This division was all Gracie Barra and not a surprise when you take a look at the names involved. The division was cleaned out by non-other than the two men that have dominated that division for years, Romulo Barral and Braulio Estima – two house-hold names in the jiu-jitsu world. Romulo Barral was already four-time world champion prior to this tournament. He was champion in 2007, 2009, 2012 and 2013. Braulio Estima was a three-time champion prior to this championship with wins in 2004, 2006 and 2009. Since Romulo already has his four wins when they both won the division again the previous year, he conceded this year’s gold to his senior teammate, Braulio, to give them both four gold medals. Both champions are always in shape and ready for competition. We can expect to see them continuing to dominate this division for a few more year at least.
This division presented us with some new faces and champions. The finals showcased legend Andre Galvao versus newcomer Felipe “Preguica” from Gracie Barra. Andre Galvao was absent from the world championship the previous year and decided to go up in weight from his usual division of medium-heavy. Preguica is a Gracie Barra athlete that has been mainly competing in the lighter weight classes, especially in a league called Copa Podio in Brazil. We have seen Preguica push Leandro Lo to a draw when he was only a brown belt, a result of strong future promise. Preguica delivered on that promise by scraping out the point win over Andre Galvao in the heavy weight division. He had gained a tremendous amount of weight and really showed his talent – this is only his first year as a black belt! So not only did Estima and Barral put Gracie Barra on the map again for 2014, but Preguica added to the mix. Watch out for this guy for many years to come, he is only getting started.
Here we have another disruption of the flow of a division. Usually, Rodolfo Vieira competes at heavyweight. However this year, Vieira decided to avoid the weight cut and stay at his natural weight. This turned out to be bad news for defending champion Bernardo Faria who loses to Rodolfo on a regular basis when they face each other in the absolute division. The pattern stayed its course and Rodolfo Vieira was able to defeat Faria once again to now become a super heavyweight champion as well.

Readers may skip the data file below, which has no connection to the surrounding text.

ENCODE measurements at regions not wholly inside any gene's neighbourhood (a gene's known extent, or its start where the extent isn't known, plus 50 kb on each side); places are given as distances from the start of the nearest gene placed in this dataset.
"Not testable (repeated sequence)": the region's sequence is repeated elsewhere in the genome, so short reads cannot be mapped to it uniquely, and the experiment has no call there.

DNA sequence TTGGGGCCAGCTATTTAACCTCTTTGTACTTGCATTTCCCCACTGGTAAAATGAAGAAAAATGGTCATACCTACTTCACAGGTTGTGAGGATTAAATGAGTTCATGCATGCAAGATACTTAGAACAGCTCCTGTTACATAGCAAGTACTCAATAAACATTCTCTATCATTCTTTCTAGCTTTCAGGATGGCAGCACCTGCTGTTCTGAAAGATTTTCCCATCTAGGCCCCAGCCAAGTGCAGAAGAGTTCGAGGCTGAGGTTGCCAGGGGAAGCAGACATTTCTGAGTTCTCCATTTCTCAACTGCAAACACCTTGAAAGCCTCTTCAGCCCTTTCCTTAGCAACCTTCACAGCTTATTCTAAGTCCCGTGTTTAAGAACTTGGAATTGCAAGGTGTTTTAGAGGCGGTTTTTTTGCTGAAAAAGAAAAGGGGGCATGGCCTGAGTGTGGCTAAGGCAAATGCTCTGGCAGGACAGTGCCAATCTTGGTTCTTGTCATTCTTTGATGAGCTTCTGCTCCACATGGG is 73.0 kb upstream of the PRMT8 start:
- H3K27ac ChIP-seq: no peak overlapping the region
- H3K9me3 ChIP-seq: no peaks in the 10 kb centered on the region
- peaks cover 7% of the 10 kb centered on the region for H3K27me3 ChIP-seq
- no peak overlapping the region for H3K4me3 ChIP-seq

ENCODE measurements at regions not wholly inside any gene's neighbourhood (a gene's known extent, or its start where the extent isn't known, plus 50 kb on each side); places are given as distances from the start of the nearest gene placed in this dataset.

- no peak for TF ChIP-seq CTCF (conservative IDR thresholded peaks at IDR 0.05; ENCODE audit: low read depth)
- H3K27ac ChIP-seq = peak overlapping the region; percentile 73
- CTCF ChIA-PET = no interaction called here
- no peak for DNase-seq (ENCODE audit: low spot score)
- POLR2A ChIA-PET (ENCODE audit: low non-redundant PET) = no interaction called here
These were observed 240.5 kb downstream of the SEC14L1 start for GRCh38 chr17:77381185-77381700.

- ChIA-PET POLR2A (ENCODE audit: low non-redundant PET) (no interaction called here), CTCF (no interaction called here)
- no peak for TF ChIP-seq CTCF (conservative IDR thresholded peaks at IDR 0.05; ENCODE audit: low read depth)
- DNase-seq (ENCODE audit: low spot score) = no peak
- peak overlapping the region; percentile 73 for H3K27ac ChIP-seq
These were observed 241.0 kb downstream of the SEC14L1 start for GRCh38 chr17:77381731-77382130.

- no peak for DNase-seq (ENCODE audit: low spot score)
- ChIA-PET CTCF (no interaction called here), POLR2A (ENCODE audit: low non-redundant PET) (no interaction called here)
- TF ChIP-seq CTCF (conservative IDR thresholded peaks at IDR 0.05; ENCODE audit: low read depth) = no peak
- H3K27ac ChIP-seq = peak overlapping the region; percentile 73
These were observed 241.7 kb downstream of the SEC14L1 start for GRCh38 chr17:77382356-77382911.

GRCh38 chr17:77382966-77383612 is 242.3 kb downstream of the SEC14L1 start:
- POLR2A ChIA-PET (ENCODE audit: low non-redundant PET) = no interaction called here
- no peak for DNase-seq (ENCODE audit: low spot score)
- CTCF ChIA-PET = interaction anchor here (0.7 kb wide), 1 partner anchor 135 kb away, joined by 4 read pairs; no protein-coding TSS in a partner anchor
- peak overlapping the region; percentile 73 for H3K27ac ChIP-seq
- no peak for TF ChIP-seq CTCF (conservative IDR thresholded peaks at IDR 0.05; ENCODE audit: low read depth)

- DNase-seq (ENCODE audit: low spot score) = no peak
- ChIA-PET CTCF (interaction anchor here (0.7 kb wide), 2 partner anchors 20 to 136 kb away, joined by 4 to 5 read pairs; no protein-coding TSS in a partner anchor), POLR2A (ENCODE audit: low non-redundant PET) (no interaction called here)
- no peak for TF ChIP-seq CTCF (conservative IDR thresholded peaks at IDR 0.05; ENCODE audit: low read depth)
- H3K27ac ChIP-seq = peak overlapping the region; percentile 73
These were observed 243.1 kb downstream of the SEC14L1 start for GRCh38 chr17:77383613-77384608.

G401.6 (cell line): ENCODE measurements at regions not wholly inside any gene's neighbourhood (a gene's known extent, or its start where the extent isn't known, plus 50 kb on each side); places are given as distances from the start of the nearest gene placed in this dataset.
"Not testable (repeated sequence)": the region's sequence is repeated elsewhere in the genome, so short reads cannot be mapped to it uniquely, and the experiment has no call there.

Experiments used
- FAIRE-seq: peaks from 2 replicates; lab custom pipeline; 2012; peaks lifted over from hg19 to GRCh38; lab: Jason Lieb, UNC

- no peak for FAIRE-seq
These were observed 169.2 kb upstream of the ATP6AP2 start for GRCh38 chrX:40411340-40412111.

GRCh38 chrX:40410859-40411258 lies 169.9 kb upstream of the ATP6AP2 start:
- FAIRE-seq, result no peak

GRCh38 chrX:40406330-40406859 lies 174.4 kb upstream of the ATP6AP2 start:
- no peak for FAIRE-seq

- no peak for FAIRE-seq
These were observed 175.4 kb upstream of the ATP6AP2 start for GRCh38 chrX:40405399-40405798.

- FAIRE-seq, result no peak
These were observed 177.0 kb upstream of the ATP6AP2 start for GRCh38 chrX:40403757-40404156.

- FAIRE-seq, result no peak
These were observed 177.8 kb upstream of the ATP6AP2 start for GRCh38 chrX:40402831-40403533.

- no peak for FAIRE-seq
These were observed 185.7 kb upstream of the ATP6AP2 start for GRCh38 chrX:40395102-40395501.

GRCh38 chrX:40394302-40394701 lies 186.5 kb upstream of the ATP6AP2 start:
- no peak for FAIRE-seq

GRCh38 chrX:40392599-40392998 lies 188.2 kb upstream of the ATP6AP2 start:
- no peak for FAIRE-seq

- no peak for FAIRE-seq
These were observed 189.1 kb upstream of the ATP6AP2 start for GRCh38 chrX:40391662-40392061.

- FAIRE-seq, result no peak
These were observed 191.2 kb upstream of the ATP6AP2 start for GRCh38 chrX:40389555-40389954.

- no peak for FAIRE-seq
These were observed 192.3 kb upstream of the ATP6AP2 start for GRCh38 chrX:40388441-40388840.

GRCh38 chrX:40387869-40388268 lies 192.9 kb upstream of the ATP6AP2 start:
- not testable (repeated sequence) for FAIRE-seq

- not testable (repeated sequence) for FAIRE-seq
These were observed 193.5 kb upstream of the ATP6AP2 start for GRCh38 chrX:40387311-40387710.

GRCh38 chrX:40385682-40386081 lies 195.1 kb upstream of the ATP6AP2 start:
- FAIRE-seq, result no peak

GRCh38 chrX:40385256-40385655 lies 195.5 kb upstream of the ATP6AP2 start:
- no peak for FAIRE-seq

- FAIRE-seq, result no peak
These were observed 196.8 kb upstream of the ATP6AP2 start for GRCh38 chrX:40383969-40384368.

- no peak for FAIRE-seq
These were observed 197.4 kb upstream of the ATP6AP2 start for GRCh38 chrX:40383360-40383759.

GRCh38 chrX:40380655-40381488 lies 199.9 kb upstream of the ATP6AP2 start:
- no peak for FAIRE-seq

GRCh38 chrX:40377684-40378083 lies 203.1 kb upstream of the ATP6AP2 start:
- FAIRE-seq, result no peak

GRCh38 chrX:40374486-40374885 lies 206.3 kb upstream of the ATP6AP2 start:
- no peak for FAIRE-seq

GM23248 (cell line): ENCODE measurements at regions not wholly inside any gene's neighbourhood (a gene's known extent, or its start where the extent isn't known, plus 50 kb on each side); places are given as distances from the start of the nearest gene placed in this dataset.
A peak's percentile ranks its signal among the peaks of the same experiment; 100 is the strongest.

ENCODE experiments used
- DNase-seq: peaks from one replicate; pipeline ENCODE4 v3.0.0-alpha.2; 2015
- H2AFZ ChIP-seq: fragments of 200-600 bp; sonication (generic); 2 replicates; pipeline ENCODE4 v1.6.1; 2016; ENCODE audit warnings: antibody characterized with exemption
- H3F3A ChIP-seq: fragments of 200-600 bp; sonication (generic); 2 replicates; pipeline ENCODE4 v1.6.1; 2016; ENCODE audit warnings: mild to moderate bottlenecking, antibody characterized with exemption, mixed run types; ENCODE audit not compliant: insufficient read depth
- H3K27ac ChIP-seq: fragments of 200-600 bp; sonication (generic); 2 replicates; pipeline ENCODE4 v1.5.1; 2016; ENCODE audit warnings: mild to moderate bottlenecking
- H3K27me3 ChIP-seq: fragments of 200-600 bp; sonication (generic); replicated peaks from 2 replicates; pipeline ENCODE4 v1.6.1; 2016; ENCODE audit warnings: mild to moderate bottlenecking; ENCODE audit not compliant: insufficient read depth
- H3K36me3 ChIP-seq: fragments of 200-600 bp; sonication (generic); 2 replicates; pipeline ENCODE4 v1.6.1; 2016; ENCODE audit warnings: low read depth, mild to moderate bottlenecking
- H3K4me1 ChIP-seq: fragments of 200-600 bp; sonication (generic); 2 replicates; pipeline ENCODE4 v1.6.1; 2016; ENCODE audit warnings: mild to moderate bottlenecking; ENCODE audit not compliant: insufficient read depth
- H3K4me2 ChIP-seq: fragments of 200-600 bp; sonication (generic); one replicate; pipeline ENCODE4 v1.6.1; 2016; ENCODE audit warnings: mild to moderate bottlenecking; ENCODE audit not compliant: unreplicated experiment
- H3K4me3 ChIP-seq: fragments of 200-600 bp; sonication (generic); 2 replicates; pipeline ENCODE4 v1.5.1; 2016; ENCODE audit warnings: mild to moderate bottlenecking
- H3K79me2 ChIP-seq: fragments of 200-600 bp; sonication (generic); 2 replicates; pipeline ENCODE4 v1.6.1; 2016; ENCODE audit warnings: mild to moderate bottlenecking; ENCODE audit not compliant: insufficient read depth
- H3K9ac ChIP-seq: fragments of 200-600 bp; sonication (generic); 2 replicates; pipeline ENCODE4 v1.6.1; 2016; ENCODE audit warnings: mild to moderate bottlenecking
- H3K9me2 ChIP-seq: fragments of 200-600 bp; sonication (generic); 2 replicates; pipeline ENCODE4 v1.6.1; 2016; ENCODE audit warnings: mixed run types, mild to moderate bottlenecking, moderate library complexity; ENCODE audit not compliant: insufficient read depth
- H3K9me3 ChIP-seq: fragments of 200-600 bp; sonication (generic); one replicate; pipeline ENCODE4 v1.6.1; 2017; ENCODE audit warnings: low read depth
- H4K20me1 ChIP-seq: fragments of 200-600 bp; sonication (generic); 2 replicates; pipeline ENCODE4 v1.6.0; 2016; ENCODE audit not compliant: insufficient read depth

This is the division of the titans that has been dominated by one king for the past three years – Marcus “Almeida” Buchecha, a champion that is already showing that he will be one of the best of all-time. Buchecha is known for his uncanny speed and agility for a man of his size. This is something that gives him a huge advantage over opponents his size or even larger. It’s hard to see him slowing down in the distant future unless he chooses to pursue MMA like most top champions do.
There haven’t been any real surprises in the absolute division in the last three years. It’s always been a battle between rank number one and number two – Buchecha versus Rodolfo Vieira, and Bernardo Faria coming in as one of the bronze medalists. Buchecha was able to edge-out Rodolfo again this year. However, there was one addition to the mix, Keenan Cornelius, a middleweight who gave Buchecha a hard fight in the semi-finals. Keep an eye on Keenan to keep this momentum going in future contests.